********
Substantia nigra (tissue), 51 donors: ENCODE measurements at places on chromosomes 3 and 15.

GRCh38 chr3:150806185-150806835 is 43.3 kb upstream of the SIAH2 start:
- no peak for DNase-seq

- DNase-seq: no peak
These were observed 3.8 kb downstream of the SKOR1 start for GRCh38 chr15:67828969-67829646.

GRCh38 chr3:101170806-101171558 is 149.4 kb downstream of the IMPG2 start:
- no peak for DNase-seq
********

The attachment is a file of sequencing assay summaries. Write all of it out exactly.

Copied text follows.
Substantia nigra (tissue), 51 donors: ENCODE measurements at places on chromosomes 3 and 15.

GRCh38 chr3:150806185-150806835 is 43.3 kb upstream of the SIAH2 start:
- no peak for DNase-seq

- DNase-seq: no peak
These were observed 3.8 kb downstream of the SKOR1 start for GRCh38 chr15:67828969-67829646.

GRCh38 chr3:101170806-101171558 is 149.4 kb downstream of the IMPG2 start:
- no peak for DNase-seq